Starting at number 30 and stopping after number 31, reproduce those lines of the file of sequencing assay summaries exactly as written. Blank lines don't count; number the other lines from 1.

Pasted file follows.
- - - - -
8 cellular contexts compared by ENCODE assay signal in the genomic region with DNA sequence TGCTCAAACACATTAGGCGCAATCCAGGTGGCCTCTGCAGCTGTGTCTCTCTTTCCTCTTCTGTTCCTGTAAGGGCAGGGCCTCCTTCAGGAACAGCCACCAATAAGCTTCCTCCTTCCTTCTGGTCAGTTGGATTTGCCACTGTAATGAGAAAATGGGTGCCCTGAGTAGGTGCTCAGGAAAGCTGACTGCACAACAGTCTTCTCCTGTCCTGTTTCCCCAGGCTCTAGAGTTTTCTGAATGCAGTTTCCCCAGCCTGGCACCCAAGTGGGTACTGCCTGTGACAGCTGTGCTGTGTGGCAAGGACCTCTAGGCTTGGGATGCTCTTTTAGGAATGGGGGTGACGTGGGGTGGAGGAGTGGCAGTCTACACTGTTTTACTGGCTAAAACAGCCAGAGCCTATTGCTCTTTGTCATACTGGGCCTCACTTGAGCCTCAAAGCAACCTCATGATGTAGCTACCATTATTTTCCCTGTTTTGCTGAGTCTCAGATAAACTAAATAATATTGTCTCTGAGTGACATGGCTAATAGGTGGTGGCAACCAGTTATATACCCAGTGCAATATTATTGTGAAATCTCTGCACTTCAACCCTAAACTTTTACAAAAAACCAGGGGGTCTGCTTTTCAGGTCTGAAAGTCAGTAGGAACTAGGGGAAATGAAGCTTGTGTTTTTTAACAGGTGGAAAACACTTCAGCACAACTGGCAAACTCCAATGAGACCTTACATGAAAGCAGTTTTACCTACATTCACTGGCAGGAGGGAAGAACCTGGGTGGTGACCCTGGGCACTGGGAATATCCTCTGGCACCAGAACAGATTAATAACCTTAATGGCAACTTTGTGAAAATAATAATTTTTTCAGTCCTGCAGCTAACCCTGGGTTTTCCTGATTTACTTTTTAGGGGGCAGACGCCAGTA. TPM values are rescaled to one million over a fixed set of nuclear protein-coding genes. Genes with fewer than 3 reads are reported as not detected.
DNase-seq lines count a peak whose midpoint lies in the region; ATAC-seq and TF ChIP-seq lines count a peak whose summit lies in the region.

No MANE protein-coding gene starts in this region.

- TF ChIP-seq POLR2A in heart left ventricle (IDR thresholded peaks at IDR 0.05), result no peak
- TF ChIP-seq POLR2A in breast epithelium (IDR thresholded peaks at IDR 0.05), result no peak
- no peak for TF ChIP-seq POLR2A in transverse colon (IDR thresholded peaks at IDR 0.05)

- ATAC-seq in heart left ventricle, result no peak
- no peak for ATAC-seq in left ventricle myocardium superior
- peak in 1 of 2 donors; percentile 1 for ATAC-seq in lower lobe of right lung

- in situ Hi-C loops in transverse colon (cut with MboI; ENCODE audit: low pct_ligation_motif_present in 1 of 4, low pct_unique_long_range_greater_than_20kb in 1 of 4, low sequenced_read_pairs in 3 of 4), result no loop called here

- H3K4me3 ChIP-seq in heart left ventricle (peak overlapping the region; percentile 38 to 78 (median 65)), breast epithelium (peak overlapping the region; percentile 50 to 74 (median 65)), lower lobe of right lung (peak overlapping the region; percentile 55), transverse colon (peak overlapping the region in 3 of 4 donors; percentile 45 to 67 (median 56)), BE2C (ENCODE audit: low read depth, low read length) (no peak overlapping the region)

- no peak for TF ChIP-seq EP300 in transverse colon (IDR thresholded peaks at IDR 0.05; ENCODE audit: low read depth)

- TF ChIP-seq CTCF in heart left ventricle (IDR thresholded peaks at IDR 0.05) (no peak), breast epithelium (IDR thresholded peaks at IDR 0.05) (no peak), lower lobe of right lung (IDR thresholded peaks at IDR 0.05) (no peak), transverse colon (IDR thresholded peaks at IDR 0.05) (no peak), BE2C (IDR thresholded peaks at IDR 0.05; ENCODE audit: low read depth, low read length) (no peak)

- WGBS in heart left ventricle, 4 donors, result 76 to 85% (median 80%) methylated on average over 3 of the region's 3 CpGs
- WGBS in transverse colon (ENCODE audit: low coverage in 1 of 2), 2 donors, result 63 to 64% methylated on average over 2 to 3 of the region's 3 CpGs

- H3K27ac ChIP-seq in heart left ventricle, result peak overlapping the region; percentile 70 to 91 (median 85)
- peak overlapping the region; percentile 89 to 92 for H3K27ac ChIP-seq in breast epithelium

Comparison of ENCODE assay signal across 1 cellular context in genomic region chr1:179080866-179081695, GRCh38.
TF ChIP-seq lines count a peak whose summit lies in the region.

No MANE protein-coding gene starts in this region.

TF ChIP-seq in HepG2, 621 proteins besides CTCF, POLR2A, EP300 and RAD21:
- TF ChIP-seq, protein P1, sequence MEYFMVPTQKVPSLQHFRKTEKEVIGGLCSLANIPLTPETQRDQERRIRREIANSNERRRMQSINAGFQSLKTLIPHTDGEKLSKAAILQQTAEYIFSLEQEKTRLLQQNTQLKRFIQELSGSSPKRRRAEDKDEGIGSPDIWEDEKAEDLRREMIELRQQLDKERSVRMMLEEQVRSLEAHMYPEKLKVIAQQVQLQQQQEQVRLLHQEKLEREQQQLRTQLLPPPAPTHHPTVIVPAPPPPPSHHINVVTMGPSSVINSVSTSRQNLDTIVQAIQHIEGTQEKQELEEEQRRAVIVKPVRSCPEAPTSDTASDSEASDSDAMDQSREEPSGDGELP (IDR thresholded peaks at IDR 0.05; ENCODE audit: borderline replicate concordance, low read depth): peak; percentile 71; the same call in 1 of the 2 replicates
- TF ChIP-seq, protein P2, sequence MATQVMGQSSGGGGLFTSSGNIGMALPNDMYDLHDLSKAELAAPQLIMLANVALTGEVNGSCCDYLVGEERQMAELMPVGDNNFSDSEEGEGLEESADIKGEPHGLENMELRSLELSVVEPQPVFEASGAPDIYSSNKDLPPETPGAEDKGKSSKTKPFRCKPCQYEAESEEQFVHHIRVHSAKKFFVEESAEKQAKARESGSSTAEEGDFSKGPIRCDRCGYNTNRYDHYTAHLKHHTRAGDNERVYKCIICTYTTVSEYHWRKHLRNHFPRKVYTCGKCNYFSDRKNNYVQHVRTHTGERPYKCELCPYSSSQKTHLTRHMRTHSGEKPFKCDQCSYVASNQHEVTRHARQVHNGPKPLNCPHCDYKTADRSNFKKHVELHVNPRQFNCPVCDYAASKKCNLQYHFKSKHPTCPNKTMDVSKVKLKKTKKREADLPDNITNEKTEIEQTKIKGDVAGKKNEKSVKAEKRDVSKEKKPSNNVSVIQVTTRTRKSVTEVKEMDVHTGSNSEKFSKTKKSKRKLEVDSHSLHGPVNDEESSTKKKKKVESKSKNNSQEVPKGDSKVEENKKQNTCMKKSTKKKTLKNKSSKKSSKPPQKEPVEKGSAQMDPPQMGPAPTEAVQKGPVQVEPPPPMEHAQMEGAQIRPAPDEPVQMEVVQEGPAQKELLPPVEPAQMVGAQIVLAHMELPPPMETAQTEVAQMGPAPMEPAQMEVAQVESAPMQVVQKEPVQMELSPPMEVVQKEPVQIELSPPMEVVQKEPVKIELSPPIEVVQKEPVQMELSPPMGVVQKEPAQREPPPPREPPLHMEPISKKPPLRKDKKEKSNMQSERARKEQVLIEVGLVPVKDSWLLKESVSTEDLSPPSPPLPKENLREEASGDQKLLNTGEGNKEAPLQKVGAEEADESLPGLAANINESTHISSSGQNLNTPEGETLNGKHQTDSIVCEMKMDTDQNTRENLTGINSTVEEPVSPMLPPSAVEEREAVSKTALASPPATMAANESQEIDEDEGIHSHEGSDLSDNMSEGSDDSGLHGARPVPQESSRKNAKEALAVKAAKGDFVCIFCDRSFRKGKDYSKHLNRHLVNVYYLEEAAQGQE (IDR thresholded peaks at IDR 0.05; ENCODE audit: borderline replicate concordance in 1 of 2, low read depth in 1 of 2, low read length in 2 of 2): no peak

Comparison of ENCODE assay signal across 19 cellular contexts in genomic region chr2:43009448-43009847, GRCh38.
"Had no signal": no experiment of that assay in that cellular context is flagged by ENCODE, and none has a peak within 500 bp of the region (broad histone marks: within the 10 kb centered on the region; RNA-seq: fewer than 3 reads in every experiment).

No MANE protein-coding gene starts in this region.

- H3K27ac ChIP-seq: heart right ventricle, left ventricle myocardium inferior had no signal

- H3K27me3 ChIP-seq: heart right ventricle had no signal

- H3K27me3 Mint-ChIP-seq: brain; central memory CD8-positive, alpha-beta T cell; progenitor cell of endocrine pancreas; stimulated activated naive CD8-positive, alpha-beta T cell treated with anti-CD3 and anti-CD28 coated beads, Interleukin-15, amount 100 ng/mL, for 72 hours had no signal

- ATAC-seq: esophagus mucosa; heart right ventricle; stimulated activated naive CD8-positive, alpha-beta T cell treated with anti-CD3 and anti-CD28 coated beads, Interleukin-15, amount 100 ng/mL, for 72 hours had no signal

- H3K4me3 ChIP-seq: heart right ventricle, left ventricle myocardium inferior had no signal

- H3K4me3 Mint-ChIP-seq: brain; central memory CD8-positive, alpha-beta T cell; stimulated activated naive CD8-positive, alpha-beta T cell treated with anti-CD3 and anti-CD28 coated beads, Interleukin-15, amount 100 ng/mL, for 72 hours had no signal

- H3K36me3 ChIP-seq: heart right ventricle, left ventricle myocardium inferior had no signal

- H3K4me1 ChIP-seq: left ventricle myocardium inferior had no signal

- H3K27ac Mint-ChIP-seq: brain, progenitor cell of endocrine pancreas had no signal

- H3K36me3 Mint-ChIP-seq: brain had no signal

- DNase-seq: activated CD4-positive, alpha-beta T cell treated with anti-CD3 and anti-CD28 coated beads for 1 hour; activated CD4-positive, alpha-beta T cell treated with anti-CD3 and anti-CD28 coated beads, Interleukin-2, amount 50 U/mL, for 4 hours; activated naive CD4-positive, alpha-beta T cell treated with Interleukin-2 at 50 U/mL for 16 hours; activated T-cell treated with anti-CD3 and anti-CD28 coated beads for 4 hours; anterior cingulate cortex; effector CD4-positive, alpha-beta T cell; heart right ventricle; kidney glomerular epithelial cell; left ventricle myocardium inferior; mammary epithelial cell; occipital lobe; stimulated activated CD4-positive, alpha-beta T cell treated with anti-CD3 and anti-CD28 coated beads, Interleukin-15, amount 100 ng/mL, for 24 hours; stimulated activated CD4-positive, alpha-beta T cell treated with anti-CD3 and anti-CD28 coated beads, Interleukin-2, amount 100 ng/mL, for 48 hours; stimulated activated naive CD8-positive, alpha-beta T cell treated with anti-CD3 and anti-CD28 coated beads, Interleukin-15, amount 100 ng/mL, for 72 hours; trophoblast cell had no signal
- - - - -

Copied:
- ATAC-seq: esophagus mucosa; heart right ventricle; stimulated activated naive CD8-positive, alpha-beta T cell treated with anti-CD3 and anti-CD28 coated beads, Interleukin-15, amount 100 ng/mL, for 72 hours had no signal

- H3K4me3 ChIP-seq: heart right ventricle, left ventricle myocardium inferior had no signal